Music

Bumblebeez 81: The Printz

Justin Cober-Lake

Bumblebeez 81

The Printz

Label: Geffen
US Release Date: 2004-05-25
UK Release Date: Available as import
Amazon
iTunes

For a brief time, it looked like Bumblebeez 81 were about to be the next big thing. The Australian duo's first two EPs, White Printz and Red Printz were being put together for a US full-length release on Geffen records a buzz was growing. Then the album (appropriately titled The Printz dropped to a few raves, but also to more than a few noncommital grunts, which is kind of hard to imagine. Spin this disc even once, and you'll understand both the hype and the varied reaction.

You've got to understand that Bumblebeez 81 come largely from art-school dropout Chris Colonna (yes, he's one of them). Colonna comes across like a music nerd with some kind of chemical imbalance leading to hyperactivity. He constructs his songs by throwing in a little bit of whatever strikes his fancy and ad-libbing some jibber-jabber over them. When it works, it works. His beats are sporadic and wild, but they're the foundational of some great bangers. "Step Back", the track that boosted Colonna's career centers on a dirty bass and simple percussion, but it grows until suddenly dropping to ambience (with distant screaming) and then building again. In the final third of the song, all kinds of sloppy noise breaks out over the steady beat, and that's the group at it's best.

"Step Back" sets the tone for what the group's going to do. Colonna's listened to plenty of types of music, and he wants to put it all in the pot and crank up the heat. He's largely successful with this approach and sometimes very fun, such as when he ends "Pink Fairy Floss" with an old-school sounding vocal followed by a breakout of the song's tight drums into a completely hand-drummed and marching-band mess. It really is fantastic, as are the yell-laced 101 seconds of "Let's Go", which doesn't support sedentary listening.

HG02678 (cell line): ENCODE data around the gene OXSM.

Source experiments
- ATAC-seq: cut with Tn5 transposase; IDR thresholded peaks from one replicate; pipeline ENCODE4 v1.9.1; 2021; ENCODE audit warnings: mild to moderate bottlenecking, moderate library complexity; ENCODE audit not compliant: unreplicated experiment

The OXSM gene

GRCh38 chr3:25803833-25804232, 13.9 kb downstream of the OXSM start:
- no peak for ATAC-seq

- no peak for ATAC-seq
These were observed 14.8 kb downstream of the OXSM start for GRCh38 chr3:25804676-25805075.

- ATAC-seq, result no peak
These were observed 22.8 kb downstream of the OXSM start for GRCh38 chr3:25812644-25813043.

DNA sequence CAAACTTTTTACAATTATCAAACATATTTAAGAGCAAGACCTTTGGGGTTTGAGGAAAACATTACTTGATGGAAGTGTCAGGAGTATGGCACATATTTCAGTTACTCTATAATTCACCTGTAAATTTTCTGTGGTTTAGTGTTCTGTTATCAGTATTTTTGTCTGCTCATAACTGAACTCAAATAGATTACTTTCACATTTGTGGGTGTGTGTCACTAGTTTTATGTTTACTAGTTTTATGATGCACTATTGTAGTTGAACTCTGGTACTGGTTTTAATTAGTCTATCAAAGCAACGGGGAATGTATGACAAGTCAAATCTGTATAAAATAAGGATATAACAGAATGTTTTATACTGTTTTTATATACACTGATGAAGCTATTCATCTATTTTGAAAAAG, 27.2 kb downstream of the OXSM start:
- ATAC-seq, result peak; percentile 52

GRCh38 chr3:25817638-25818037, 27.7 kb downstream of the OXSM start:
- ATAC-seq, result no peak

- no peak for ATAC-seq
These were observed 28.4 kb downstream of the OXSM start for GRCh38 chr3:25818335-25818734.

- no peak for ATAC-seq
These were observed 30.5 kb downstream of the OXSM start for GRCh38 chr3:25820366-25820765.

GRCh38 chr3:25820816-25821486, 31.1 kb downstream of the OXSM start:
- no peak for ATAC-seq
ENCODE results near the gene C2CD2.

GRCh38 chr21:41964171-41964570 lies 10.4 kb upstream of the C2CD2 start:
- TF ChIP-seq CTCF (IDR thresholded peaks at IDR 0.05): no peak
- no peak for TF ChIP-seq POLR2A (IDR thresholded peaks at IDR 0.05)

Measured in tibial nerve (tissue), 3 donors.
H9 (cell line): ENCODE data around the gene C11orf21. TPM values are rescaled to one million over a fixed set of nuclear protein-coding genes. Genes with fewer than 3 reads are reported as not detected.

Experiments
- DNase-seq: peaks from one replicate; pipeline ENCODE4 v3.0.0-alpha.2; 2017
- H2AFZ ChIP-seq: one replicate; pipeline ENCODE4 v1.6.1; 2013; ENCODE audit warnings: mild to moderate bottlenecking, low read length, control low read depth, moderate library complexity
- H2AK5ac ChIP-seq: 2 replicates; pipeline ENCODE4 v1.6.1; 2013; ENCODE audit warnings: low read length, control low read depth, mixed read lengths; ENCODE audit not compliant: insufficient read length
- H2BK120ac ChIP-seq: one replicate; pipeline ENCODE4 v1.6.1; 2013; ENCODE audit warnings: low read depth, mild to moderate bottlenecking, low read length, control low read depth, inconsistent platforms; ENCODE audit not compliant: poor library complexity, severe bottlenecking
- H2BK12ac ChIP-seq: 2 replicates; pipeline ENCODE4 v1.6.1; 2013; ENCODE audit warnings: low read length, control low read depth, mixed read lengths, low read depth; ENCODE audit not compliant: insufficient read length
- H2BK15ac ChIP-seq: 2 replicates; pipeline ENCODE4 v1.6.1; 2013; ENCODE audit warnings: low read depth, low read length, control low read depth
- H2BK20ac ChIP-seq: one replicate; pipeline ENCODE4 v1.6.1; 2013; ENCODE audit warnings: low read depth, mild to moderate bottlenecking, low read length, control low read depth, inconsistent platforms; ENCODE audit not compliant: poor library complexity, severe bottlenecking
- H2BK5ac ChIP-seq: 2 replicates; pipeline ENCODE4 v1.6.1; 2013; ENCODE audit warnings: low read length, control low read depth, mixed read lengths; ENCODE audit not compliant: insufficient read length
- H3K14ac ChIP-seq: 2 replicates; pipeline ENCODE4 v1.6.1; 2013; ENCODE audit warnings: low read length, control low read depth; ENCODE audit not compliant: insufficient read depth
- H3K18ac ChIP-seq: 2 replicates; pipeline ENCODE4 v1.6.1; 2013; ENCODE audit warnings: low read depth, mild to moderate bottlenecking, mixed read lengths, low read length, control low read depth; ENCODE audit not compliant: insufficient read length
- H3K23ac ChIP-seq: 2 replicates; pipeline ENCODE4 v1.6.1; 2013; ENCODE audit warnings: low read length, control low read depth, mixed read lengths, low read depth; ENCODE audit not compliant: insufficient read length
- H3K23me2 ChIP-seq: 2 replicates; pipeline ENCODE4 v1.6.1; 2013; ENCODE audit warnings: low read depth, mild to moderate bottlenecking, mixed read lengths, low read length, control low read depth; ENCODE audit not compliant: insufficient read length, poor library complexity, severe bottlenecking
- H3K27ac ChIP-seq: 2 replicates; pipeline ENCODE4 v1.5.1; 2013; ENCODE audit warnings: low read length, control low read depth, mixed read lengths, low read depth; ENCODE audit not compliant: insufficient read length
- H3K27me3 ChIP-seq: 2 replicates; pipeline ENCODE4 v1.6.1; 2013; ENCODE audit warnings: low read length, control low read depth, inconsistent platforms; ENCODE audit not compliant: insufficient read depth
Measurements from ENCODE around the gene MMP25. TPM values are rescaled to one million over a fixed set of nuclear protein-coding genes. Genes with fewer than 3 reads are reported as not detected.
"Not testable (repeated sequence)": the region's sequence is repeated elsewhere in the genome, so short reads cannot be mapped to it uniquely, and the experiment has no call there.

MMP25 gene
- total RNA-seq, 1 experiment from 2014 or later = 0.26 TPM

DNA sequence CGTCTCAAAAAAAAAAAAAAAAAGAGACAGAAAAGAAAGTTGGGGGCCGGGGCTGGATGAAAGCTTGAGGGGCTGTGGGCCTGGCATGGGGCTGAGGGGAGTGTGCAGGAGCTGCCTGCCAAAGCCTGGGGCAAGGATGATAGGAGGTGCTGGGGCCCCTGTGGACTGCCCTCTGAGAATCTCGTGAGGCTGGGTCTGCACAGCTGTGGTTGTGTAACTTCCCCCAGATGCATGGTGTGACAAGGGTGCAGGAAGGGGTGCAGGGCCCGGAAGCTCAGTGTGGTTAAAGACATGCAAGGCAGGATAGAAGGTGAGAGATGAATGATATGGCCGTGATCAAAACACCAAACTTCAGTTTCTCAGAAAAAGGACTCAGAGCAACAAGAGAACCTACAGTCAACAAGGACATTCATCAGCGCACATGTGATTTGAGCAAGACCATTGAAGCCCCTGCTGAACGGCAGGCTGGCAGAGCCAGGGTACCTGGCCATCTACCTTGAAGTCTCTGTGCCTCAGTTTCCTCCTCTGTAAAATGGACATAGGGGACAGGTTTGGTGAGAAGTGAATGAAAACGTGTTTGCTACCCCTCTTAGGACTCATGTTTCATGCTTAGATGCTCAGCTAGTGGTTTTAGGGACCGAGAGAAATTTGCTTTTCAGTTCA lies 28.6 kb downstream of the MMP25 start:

Colonna's sister Pia, aka ViLa, joins him on many of the tracks as the royal MC. She's not lacking energy, but her rhymes just aren't up to the level of Colonna's musical constructions. Mostly she brings battle rhymes, but they're not strong enough to be threatening, and not silly enough to be fun. When she opens "Pink Fairy Floss" with "Queen ViLa -- no other lady MC can get illa," I don't respond to her braggadacio. I just wonder when the next instrumental comes in. When she claims to "think about the things that she said", I just wish she'd think about the things she's saying on the record. They're not good. Unlike her lyrics, her sound works well in the mayhem going on around her. Bumblebeez 81 want nothing more than to pile up the controlled chaos, and she can help out with that job.

Bumblebeez 81 are often compared not inaccurately to Beck and the Beasties Boys, but these B-bands have some key differences. They've got Beck's kitchen-sink-included aesthetic, but without the smart irony (or the hipster posturing). The Beez aren't at all a serious group, but they lack the Beasties' humor, which is probably both good and bad. Lyrically, the duo's utterly forgettable. Musically, they have some stellar moments, but frenzied chopping and bouncing loses its frantic feel when it goes on for the course of a whole album. The Colonnas try to break up the album with ViLa's raps, but that takes away from the music too much. What they need to learn to do is to shift moods while maintaining energy and creativity. In all his searching for influences and sounds and digital techniques, Chris Colonna needs to pause and check out some DJs. If he could add just a little RJD2 into his album structuring (though not necessarily his actual tracks), he could be poised to turn out a really fine album. If someone else writes ViLa's lines, of course.

Bumblebeez 81 might not live up to their brief moment of hype, but it's hard to be disappointed in them. They've got an interesting approach going, and their energy's undeniable. However, being semi-raw and a little bizarre isn't enough, and the sooner the Beez figure out what more they need to do, the sooner they could put together a really good album.